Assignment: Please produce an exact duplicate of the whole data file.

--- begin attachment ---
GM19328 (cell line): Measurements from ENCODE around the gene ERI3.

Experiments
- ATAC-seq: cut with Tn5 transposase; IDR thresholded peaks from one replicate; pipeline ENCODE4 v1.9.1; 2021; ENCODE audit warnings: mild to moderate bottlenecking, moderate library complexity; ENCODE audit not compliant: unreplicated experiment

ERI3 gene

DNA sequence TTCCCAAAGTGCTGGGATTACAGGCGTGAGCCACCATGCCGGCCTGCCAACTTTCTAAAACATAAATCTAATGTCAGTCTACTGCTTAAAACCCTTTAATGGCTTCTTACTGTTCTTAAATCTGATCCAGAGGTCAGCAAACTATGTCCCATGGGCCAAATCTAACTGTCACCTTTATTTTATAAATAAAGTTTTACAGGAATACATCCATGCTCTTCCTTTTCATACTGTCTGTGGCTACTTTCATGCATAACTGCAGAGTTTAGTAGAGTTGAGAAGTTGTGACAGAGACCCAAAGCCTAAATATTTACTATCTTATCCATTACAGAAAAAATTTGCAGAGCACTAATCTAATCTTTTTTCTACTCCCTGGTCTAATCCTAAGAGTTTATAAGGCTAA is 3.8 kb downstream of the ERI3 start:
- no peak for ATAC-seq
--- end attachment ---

GM19328 (cell line): Measurements from ENCODE around the gene ERI3.

Experiments
- ATAC-seq: cut with Tn5 transposase; IDR thresholded peaks from one replicate; pipeline ENCODE4 v1.9.1; 2021; ENCODE audit warnings: mild to moderate bottlenecking, moderate library complexity; ENCODE audit not compliant: unreplicated experiment

ERI3 gene

DNA sequence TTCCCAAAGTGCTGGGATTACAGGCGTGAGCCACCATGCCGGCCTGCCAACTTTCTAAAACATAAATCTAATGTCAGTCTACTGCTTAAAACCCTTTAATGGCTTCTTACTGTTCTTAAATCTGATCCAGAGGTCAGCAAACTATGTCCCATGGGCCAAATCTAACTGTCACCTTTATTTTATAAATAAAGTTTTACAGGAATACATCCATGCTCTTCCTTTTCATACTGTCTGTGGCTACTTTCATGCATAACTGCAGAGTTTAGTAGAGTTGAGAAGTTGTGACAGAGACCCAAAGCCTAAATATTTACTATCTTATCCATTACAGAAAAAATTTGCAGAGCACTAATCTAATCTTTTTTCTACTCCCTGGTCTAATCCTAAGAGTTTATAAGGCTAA is 3.8 kb downstream of the ERI3 start:
- no peak for ATAC-seq